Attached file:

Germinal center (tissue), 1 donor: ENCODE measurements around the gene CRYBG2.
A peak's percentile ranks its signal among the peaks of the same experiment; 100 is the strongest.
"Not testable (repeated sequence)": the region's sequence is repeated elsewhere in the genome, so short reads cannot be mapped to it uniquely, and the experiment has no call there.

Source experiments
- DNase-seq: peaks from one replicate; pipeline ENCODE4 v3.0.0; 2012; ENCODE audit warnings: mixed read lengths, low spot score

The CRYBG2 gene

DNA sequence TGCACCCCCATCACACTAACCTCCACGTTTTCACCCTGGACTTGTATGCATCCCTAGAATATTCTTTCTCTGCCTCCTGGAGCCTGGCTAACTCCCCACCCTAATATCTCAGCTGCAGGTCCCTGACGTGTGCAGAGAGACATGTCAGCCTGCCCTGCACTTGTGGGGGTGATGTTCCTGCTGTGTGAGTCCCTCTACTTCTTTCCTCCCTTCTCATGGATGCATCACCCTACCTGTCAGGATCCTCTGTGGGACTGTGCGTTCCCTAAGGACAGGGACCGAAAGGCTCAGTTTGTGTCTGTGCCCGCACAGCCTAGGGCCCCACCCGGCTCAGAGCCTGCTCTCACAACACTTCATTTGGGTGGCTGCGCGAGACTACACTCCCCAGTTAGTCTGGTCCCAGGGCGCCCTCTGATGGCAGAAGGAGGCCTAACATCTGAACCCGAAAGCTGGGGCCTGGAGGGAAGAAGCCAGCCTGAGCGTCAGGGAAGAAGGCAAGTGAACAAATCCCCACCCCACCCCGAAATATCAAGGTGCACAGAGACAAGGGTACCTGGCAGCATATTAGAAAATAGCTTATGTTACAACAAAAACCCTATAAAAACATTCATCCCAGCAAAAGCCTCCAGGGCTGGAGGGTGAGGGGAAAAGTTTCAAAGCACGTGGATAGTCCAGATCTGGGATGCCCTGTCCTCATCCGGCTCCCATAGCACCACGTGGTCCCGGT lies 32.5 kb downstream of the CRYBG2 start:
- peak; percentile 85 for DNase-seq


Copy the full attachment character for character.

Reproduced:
Germinal center (tissue), 1 donor: ENCODE measurements around the gene CRYBG2.
A peak's percentile ranks its signal among the peaks of the same experiment; 100 is the strongest.
"Not testable (repeated sequence)": the region's sequence is repeated elsewhere in the genome, so short reads cannot be mapped to it uniquely, and the experiment has no call there.

Source experiments
- DNase-seq: peaks from one replicate; pipeline ENCODE4 v3.0.0; 2012; ENCODE audit warnings: mixed read lengths, low spot score

The CRYBG2 gene

DNA sequence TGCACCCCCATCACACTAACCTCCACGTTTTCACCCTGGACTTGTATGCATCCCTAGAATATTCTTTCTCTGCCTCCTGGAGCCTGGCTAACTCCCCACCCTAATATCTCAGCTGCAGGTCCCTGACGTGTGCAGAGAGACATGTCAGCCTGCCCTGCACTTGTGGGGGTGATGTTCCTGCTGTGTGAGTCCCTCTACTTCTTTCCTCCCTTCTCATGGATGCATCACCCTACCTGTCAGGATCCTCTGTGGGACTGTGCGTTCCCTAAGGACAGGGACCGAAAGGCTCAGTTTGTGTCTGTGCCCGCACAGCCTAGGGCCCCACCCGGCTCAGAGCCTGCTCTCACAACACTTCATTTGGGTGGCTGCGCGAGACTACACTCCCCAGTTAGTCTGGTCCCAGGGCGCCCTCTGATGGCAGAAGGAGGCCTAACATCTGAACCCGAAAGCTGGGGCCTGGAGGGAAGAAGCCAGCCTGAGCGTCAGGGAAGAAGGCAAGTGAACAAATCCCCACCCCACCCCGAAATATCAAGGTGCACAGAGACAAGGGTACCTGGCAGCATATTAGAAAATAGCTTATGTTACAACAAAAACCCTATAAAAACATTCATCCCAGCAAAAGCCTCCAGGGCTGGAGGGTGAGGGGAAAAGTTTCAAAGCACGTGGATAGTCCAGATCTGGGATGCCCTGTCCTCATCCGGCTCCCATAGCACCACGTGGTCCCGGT lies 32.5 kb downstream of the CRYBG2 start:
- peak; percentile 85 for DNase-seq